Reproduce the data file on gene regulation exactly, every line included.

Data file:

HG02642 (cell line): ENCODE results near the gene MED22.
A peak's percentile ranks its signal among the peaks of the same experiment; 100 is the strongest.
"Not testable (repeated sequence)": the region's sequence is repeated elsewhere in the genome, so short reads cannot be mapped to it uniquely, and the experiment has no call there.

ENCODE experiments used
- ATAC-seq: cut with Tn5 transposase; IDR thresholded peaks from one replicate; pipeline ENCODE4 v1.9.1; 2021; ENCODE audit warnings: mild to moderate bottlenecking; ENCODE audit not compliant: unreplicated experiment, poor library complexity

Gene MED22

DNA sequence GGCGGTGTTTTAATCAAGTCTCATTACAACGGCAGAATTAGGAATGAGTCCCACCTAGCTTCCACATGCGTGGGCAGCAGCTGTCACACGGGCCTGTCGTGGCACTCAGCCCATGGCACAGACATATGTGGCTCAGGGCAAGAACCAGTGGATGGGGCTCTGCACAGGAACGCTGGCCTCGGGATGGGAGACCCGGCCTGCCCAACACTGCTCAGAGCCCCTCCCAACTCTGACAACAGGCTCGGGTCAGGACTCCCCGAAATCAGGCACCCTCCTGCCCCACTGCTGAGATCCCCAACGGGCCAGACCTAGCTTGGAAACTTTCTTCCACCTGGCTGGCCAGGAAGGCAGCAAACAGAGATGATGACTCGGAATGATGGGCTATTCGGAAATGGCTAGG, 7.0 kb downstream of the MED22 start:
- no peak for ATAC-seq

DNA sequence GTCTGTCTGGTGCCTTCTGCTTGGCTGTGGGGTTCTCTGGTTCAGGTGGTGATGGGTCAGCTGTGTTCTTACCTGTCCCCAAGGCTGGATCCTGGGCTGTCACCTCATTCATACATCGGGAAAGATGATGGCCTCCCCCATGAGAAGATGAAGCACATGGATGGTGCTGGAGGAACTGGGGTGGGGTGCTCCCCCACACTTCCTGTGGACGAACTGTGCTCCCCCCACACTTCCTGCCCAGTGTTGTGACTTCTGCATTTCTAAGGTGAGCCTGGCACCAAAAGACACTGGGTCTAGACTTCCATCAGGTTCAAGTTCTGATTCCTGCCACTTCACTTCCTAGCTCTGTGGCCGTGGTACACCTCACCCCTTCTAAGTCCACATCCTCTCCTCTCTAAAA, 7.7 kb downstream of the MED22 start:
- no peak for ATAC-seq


HG02642 (cell line): ENCODE results near the gene MED22.
A peak's percentile ranks its signal among the peaks of the same experiment; 100 is the strongest.
"Not testable (repeated sequence)": the region's sequence is repeated elsewhere in the genome, so short reads cannot be mapped to it uniquely, and the experiment has no call there.

ENCODE experiments used
- ATAC-seq: cut with Tn5 transposase; IDR thresholded peaks from one replicate; pipeline ENCODE4 v1.9.1; 2021; ENCODE audit warnings: mild to moderate bottlenecking; ENCODE audit not compliant: unreplicated experiment, poor library complexity

Gene MED22

DNA sequence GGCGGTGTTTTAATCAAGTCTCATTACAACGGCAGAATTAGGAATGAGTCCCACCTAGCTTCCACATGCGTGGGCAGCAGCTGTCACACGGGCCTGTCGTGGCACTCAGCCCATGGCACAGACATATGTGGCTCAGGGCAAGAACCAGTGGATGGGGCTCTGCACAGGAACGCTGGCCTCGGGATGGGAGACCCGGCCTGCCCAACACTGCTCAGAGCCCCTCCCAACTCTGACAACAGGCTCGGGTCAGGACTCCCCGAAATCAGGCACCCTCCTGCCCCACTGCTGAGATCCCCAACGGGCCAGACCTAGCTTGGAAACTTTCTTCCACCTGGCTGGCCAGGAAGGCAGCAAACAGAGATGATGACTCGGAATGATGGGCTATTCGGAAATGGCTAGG, 7.0 kb downstream of the MED22 start:
- no peak for ATAC-seq

DNA sequence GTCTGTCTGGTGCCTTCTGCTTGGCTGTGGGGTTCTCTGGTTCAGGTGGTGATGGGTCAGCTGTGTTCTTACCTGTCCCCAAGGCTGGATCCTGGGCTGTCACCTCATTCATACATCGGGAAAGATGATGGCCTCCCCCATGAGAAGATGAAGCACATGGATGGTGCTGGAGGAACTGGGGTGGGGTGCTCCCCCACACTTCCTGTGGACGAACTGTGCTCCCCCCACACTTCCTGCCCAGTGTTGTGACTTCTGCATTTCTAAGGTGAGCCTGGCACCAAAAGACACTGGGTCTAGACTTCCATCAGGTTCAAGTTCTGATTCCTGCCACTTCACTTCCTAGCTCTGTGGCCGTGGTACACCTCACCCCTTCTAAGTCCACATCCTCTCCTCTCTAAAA, 7.7 kb downstream of the MED22 start:
- no peak for ATAC-seq